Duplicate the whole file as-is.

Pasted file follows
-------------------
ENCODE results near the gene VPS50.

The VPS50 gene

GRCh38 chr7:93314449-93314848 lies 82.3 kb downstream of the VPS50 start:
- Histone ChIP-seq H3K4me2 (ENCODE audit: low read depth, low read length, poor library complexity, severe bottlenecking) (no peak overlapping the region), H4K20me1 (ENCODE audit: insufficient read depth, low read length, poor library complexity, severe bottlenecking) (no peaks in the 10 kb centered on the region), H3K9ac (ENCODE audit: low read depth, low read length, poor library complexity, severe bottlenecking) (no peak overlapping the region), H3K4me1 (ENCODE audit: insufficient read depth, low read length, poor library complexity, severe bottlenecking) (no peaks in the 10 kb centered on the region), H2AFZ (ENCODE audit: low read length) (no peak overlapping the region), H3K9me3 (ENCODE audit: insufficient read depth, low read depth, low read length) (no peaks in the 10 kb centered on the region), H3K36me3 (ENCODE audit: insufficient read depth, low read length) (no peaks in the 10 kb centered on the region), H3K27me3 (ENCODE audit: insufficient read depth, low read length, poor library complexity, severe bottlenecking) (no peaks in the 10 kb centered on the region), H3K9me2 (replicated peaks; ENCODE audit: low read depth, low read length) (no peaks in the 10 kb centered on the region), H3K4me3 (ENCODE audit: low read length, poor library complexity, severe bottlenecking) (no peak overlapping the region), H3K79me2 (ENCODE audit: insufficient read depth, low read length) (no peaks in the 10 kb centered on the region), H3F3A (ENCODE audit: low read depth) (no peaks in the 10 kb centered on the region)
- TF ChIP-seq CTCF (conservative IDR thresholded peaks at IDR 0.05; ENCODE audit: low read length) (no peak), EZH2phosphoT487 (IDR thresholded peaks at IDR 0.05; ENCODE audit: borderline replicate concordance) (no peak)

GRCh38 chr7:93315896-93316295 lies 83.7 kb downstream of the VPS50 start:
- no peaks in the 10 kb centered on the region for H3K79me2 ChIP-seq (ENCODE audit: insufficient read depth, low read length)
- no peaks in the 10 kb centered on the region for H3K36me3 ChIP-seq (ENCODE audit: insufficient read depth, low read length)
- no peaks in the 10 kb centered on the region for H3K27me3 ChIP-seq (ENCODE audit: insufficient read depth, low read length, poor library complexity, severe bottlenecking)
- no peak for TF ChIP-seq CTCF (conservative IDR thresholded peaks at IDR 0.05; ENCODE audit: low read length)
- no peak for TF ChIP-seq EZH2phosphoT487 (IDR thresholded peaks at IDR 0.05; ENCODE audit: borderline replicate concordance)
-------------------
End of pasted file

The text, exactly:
ENCODE results near the gene VPS50.

The VPS50 gene

GRCh38 chr7:93314449-93314848 lies 82.3 kb downstream of the VPS50 start:
- Histone ChIP-seq H3K4me2 (ENCODE audit: low read depth, low read length, poor library complexity, severe bottlenecking) (no peak overlapping the region), H4K20me1 (ENCODE audit: insufficient read depth, low read length, poor library complexity, severe bottlenecking) (no peaks in the 10 kb centered on the region), H3K9ac (ENCODE audit: low read depth, low read length, poor library complexity, severe bottlenecking) (no peak overlapping the region), H3K4me1 (ENCODE audit: insufficient read depth, low read length, poor library complexity, severe bottlenecking) (no peaks in the 10 kb centered on the region), H2AFZ (ENCODE audit: low read length) (no peak overlapping the region), H3K9me3 (ENCODE audit: insufficient read depth, low read depth, low read length) (no peaks in the 10 kb centered on the region), H3K36me3 (ENCODE audit: insufficient read depth, low read length) (no peaks in the 10 kb centered on the region), H3K27me3 (ENCODE audit: insufficient read depth, low read length, poor library complexity, severe bottlenecking) (no peaks in the 10 kb centered on the region), H3K9me2 (replicated peaks; ENCODE audit: low read depth, low read length) (no peaks in the 10 kb centered on the region), H3K4me3 (ENCODE audit: low read length, poor library complexity, severe bottlenecking) (no peak overlapping the region), H3K79me2 (ENCODE audit: insufficient read depth, low read length) (no peaks in the 10 kb centered on the region), H3F3A (ENCODE audit: low read depth) (no peaks in the 10 kb centered on the region)
- TF ChIP-seq CTCF (conservative IDR thresholded peaks at IDR 0.05; ENCODE audit: low read length) (no peak), EZH2phosphoT487 (IDR thresholded peaks at IDR 0.05; ENCODE audit: borderline replicate concordance) (no peak)

GRCh38 chr7:93315896-93316295 lies 83.7 kb downstream of the VPS50 start:
- no peaks in the 10 kb centered on the region for H3K79me2 ChIP-seq (ENCODE audit: insufficient read depth, low read length)
- no peaks in the 10 kb centered on the region for H3K36me3 ChIP-seq (ENCODE audit: insufficient read depth, low read length)
- no peaks in the 10 kb centered on the region for H3K27me3 ChIP-seq (ENCODE audit: insufficient read depth, low read length, poor library complexity, severe bottlenecking)
- no peak for TF ChIP-seq CTCF (conservative IDR thresholded peaks at IDR 0.05; ENCODE audit: low read length)
- no peak for TF ChIP-seq EZH2phosphoT487 (IDR thresholded peaks at IDR 0.05; ENCODE audit: borderline replicate concordance)